There is a narrative about the shift in manufacturing from “making things and then trying to sell them” to “learn what the customer wants and then make that”. However, simply asking a customer what they want and then providing it can lead to circular thinking which again stifles new ideas. Henry Ford famously said if he’d asked customers what they want they’d has said a better horse.

Customers tend to make a choice from what they think is available or what they understand. With this in mind gaining an insight into a customer’s business, perhaps their customers can lead you to offer something the customer needs even though they didn’t know they wanted it. Here we have had success in customer facing and commercial roles. For example marketing people from the client side working with technical staff to develop new products or ways of working that allow the printer to deliver something special for the client’s client really add value. In this way you differentiate your print company by helping your client differentiate themselves.


Without doubt every industry and business sector needs to address this section of the population. As older workers retire we need to replace them. There are gripes about the employability of some youngsters but complaining won’t do any good; employers need to engage with schools and colleges. The younger generations are always going to be the most tech savvy and indeed, as a prime market from many consumer products, have great consumer insights. Further, and possibly annoyingly at times, young people fresh out of school or college have no idea “how we’ve always done it”.

Clearly employers need to commit to training but also need to listen to these young people’s ideas. Yes, they are going to make mistakes and have outlandish ideas but one of those crazy ideas could just be the next big thing and transform what you have been doing.

Typically printers may engage with and get applications from design schools but I would argue a broader approach is needed. The technology involved is a long way from heavy metal so look at people from business, marketing and IT courses. In terms of junior or more hands on roles 16 and 18 year old school leavers should not be overlooked.

It’s all very well looking at the above, but how do make both the sector and individual employers attractive?

As stated at the outset, the industry has long had an image problem. Part of this is the focus on product - and there it is! A clear focus on what the industry and the businesses within it actually do is a far more compelling proposition.

Whilst sometimes the titles used may seem a little pompous or confusing there are models that have changed the landscape. ‘Print management’ for instance became ‘business process outsourcing’ – the ink on paper bit was just a means to an end and the new title reflected the wider scope of the role. The direct mail sector has vertically integrated incorporating creative, data management and indeed online activities to become marketing communications.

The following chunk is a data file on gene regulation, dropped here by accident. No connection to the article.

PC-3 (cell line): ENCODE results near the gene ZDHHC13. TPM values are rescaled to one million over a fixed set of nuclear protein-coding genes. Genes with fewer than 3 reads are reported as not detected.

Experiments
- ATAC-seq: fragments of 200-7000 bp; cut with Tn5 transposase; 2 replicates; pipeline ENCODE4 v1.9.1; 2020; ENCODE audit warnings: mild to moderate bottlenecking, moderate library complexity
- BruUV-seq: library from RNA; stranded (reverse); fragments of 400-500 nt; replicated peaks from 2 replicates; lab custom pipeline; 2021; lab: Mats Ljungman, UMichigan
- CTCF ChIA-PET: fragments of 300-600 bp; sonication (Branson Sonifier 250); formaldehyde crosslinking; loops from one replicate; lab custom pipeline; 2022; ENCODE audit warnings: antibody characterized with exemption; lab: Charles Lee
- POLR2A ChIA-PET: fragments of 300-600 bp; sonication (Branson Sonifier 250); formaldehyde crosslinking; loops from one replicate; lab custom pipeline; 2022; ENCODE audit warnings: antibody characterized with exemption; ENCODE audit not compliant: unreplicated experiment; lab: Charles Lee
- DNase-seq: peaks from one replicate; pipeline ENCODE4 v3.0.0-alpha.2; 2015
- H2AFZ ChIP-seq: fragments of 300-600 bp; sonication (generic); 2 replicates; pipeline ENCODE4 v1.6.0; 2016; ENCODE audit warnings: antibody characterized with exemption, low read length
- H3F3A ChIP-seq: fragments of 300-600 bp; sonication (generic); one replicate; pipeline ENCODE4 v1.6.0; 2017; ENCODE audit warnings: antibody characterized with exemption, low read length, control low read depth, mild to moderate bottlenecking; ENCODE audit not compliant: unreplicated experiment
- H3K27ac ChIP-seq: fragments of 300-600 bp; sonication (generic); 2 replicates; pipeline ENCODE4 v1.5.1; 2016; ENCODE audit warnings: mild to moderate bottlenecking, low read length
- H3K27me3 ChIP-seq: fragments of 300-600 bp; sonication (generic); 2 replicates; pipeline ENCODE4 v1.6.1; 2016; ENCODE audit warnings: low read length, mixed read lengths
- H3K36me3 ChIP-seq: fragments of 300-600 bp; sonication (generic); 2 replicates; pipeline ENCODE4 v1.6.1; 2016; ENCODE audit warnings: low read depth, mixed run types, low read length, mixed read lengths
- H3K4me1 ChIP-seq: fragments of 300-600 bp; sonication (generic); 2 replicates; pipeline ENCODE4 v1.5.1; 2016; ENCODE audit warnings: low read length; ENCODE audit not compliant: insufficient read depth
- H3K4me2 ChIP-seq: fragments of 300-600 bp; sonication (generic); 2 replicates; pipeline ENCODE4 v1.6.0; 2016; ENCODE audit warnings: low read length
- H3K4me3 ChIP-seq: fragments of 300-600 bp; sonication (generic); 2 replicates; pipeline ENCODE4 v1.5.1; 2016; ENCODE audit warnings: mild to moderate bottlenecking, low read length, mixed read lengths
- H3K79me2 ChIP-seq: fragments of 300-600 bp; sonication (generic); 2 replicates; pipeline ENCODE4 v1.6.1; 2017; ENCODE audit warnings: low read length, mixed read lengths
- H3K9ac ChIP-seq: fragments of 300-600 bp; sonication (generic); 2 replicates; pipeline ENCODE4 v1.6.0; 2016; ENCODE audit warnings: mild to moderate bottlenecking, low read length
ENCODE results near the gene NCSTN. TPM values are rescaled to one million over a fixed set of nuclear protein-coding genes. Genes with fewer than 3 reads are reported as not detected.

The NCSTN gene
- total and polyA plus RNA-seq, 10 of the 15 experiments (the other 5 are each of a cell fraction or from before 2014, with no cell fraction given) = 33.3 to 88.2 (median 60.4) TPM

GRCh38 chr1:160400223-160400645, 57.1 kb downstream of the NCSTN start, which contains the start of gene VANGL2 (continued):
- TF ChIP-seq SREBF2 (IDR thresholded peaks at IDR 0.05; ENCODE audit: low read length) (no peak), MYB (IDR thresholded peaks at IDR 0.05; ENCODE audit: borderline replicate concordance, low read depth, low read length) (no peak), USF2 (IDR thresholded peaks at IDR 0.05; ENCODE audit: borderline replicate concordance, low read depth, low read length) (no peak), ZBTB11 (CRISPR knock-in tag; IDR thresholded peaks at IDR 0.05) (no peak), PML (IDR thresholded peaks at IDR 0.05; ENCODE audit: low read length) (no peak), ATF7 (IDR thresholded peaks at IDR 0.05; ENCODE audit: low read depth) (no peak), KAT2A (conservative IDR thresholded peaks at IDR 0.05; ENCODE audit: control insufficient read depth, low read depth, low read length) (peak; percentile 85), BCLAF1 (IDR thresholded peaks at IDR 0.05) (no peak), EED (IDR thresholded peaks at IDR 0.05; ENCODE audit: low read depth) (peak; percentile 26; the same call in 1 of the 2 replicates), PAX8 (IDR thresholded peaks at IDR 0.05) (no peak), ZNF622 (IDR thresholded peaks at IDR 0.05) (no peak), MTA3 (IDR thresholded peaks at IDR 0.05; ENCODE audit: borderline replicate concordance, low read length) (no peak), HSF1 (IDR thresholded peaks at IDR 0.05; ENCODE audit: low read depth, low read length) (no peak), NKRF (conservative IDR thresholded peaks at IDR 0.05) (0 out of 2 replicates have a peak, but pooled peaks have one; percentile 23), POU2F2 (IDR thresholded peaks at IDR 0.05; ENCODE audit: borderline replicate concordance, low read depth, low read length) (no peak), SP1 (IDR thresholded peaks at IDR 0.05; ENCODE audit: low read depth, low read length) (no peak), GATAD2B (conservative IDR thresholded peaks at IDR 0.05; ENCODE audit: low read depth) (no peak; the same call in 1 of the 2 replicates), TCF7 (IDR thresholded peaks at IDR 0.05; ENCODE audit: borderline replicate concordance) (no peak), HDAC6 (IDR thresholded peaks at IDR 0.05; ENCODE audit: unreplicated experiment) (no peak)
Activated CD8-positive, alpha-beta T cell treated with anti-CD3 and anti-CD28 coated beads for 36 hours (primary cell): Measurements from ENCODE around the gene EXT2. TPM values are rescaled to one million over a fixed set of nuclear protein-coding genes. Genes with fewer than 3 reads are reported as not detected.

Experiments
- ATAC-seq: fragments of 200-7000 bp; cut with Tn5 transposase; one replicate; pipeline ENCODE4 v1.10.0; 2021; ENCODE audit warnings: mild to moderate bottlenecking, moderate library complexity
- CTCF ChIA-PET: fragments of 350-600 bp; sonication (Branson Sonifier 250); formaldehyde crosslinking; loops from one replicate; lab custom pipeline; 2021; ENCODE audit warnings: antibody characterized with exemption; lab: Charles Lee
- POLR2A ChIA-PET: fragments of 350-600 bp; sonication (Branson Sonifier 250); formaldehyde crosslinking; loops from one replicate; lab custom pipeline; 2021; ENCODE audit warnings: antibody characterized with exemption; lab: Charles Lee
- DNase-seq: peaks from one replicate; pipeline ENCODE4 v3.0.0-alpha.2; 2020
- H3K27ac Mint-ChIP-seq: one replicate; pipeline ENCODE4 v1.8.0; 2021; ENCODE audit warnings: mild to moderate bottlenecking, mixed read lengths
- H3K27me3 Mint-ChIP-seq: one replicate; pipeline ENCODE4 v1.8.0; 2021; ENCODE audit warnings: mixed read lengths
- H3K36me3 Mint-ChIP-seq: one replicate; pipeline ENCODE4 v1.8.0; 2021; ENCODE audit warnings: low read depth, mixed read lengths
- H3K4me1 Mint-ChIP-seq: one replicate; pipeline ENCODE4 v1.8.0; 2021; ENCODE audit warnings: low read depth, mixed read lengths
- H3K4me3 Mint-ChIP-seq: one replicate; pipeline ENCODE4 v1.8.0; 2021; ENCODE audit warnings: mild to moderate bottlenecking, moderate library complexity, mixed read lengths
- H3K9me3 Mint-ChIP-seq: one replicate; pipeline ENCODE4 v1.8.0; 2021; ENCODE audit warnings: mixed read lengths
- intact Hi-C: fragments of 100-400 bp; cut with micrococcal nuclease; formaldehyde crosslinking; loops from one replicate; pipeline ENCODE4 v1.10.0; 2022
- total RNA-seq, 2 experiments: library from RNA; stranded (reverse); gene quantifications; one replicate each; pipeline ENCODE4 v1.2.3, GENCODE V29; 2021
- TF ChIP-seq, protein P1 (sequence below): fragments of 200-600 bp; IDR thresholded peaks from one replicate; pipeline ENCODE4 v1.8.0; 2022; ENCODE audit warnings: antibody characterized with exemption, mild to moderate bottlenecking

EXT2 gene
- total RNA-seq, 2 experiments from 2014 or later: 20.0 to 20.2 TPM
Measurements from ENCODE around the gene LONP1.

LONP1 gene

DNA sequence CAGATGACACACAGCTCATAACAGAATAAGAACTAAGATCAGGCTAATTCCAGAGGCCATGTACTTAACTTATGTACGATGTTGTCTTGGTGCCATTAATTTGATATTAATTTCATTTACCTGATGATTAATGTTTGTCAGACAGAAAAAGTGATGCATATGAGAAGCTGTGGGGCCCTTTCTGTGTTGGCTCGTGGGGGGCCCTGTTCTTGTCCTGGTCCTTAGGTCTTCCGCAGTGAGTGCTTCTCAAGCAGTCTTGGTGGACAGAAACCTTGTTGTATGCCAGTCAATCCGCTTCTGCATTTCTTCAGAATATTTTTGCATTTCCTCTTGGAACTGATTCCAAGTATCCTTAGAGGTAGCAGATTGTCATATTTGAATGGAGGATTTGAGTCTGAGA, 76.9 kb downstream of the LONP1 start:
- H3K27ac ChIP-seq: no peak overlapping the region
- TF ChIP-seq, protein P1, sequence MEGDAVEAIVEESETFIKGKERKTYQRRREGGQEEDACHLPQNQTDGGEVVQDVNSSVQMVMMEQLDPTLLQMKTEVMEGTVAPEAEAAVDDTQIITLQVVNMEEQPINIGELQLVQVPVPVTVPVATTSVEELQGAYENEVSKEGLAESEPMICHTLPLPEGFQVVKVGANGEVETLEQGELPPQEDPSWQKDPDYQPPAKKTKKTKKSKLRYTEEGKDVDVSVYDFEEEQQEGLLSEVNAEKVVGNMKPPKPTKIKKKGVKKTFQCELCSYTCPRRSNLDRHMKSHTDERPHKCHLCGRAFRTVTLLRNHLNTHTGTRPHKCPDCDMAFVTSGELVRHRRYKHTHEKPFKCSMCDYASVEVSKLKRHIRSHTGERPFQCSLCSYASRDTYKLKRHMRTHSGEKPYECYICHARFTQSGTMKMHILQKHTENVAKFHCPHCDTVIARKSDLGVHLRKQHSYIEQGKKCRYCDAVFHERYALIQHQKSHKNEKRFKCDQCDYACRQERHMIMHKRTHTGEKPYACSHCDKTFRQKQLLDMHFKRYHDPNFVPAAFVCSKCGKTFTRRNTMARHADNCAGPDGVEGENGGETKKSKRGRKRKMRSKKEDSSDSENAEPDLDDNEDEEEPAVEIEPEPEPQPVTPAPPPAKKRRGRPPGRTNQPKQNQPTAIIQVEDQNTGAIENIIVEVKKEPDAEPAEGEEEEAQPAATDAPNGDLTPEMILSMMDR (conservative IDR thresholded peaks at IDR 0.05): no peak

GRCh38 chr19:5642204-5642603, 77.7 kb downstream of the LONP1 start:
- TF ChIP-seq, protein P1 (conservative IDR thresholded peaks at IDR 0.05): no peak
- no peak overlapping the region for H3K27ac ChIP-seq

Of course there are still ‘printing’ roles but increasingly they are more a kind of computer job than the old-fashioned heavy metal print still in the consciousness of much of the public.

Whether you are looking for a design graduate or an installer, talking about how customers/consumers interact with what you do, how you influence them, is much more interesting to potential candidates than the fact you print something and put it somewhere. Explaining how you might user data to customise a piece of print for different locations, users or even individuals is more exciting to them than the often outmoded impression that print is just about getting large production runs of a standard item through the system.

Technology has revolutionised the print sector, and large- format in particular has become dynamic. The issue is getting that message out and gripping the imagination of people who do not have that impression, do not understand all it encompasses, and therefore dismiss it as a career path.

I am under no illusions that recruiting patterns in the industry are going to shift dramatically anytime soon. However, there can be no arguing with the fact that the industry needs to attract new talent. It is out there and the best talent for different roles will come from different sources. The challenge the sector must address is to create the right image and narrative for an industry that has plenty to get excited about.